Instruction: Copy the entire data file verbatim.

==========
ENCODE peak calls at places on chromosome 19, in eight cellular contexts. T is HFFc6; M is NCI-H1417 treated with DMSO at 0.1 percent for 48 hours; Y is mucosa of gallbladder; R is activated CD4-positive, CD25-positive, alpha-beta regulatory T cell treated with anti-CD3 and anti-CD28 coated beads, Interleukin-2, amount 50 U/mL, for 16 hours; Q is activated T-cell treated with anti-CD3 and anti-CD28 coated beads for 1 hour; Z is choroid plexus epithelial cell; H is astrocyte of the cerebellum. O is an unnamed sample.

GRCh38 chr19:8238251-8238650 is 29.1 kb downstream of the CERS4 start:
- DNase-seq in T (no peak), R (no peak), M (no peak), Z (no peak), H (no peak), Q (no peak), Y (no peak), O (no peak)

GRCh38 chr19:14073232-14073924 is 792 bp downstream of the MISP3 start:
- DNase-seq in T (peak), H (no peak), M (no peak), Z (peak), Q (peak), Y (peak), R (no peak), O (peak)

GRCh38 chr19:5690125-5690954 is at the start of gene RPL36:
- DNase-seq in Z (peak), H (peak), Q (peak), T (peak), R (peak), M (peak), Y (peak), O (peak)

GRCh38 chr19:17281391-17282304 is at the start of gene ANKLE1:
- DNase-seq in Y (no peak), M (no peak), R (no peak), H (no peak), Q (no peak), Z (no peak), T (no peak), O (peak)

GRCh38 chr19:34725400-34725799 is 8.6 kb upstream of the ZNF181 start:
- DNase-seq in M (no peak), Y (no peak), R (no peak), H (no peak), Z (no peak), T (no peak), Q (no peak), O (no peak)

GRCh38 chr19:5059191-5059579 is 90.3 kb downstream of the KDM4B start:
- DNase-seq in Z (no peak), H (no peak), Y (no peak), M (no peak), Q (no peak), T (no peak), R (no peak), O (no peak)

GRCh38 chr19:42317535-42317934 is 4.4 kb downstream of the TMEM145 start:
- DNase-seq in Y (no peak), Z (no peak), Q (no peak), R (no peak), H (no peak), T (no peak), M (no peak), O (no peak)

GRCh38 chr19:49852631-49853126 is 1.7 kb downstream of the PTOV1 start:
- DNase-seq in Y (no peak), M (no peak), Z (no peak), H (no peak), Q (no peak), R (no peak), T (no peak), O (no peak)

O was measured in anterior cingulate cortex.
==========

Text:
ENCODE peak calls at places on chromosome 19, in eight cellular contexts. T is HFFc6; M is NCI-H1417 treated with DMSO at 0.1 percent for 48 hours; Y is mucosa of gallbladder; R is activated CD4-positive, CD25-positive, alpha-beta regulatory T cell treated with anti-CD3 and anti-CD28 coated beads, Interleukin-2, amount 50 U/mL, for 16 hours; Q is activated T-cell treated with anti-CD3 and anti-CD28 coated beads for 1 hour; Z is choroid plexus epithelial cell; H is astrocyte of the cerebellum. O is an unnamed sample.

GRCh38 chr19:8238251-8238650 is 29.1 kb downstream of the CERS4 start:
- DNase-seq in T (no peak), R (no peak), M (no peak), Z (no peak), H (no peak), Q (no peak), Y (no peak), O (no peak)

GRCh38 chr19:14073232-14073924 is 792 bp downstream of the MISP3 start:
- DNase-seq in T (peak), H (no peak), M (no peak), Z (peak), Q (peak), Y (peak), R (no peak), O (peak)

GRCh38 chr19:5690125-5690954 is at the start of gene RPL36:
- DNase-seq in Z (peak), H (peak), Q (peak), T (peak), R (peak), M (peak), Y (peak), O (peak)

GRCh38 chr19:17281391-17282304 is at the start of gene ANKLE1:
- DNase-seq in Y (no peak), M (no peak), R (no peak), H (no peak), Q (no peak), Z (no peak), T (no peak), O (peak)

GRCh38 chr19:34725400-34725799 is 8.6 kb upstream of the ZNF181 start:
- DNase-seq in M (no peak), Y (no peak), R (no peak), H (no peak), Z (no peak), T (no peak), Q (no peak), O (no peak)

GRCh38 chr19:5059191-5059579 is 90.3 kb downstream of the KDM4B start:
- DNase-seq in Z (no peak), H (no peak), Y (no peak), M (no peak), Q (no peak), T (no peak), R (no peak), O (no peak)

GRCh38 chr19:42317535-42317934 is 4.4 kb downstream of the TMEM145 start:
- DNase-seq in Y (no peak), Z (no peak), Q (no peak), R (no peak), H (no peak), T (no peak), M (no peak), O (no peak)

GRCh38 chr19:49852631-49853126 is 1.7 kb downstream of the PTOV1 start:
- DNase-seq in Y (no peak), M (no peak), Z (no peak), H (no peak), Q (no peak), R (no peak), T (no peak), O (no peak)

O was measured in anterior cingulate cortex.